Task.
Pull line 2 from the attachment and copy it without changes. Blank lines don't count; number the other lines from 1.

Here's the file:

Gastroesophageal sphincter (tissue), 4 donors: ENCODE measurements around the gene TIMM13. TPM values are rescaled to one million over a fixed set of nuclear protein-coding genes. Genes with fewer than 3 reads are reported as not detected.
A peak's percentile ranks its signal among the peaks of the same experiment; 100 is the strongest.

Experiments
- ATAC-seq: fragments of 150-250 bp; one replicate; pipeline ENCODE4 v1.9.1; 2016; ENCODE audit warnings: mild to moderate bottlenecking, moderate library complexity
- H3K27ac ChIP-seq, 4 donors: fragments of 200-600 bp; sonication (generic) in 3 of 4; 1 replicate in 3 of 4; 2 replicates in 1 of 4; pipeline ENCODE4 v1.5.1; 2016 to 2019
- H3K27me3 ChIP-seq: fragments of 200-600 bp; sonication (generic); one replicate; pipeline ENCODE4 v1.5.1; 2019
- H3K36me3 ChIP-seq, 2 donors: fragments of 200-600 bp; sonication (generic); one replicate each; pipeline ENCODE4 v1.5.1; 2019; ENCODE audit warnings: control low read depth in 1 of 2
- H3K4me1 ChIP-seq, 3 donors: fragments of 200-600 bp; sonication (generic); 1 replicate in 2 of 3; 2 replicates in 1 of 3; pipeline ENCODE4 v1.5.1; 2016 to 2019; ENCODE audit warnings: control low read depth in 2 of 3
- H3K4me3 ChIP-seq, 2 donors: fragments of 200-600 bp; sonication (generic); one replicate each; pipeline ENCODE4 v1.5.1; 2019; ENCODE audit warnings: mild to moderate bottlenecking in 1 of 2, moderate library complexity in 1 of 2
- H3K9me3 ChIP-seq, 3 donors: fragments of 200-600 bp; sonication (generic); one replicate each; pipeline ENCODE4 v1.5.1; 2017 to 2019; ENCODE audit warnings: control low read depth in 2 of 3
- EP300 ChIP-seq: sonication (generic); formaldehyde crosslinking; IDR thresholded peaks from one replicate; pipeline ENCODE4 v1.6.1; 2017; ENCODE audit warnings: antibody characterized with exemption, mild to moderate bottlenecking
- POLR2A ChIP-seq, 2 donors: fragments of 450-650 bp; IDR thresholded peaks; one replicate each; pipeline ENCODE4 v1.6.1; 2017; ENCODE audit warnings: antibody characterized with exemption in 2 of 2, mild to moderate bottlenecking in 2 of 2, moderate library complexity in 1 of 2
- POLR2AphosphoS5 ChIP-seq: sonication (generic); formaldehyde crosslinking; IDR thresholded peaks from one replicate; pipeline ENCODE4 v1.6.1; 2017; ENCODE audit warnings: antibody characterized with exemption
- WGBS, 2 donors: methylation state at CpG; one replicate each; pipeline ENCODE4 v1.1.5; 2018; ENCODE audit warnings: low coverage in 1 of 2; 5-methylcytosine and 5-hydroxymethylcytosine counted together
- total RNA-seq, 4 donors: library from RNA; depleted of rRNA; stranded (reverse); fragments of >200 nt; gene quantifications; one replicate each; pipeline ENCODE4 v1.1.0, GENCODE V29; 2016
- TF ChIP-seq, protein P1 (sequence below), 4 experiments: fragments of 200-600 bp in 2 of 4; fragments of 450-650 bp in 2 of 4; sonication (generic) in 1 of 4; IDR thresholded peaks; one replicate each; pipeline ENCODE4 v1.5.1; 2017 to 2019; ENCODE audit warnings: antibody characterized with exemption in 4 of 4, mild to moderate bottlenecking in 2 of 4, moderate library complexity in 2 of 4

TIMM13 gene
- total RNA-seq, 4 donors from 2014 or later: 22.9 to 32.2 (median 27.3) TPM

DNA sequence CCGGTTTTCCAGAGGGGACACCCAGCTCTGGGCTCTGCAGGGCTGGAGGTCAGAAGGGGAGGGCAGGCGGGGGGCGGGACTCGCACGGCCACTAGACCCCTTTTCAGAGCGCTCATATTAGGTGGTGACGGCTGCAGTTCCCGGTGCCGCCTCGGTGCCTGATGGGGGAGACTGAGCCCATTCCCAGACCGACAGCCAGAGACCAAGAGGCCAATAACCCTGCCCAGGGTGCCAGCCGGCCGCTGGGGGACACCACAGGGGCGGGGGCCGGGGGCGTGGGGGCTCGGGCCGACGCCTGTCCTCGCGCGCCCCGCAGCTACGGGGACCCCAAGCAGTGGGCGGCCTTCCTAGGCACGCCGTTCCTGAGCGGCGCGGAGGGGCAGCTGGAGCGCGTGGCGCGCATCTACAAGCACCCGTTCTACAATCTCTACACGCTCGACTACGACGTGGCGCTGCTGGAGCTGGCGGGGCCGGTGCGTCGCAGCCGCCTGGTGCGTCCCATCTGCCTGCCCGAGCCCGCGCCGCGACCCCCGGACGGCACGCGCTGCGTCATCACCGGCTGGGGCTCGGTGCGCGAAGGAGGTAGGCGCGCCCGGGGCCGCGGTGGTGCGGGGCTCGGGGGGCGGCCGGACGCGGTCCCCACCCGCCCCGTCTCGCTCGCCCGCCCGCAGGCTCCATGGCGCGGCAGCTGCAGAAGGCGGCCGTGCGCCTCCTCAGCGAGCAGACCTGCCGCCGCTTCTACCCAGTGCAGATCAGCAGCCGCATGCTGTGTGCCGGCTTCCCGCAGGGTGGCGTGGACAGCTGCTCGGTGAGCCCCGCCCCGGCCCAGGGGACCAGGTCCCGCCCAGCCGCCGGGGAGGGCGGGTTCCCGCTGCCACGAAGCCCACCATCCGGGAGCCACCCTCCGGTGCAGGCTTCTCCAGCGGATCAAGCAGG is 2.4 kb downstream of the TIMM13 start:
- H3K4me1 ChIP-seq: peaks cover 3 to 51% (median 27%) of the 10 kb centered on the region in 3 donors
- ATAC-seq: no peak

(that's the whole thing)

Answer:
A peak's percentile ranks its signal among the peaks of the same experiment; 100 is the strongest.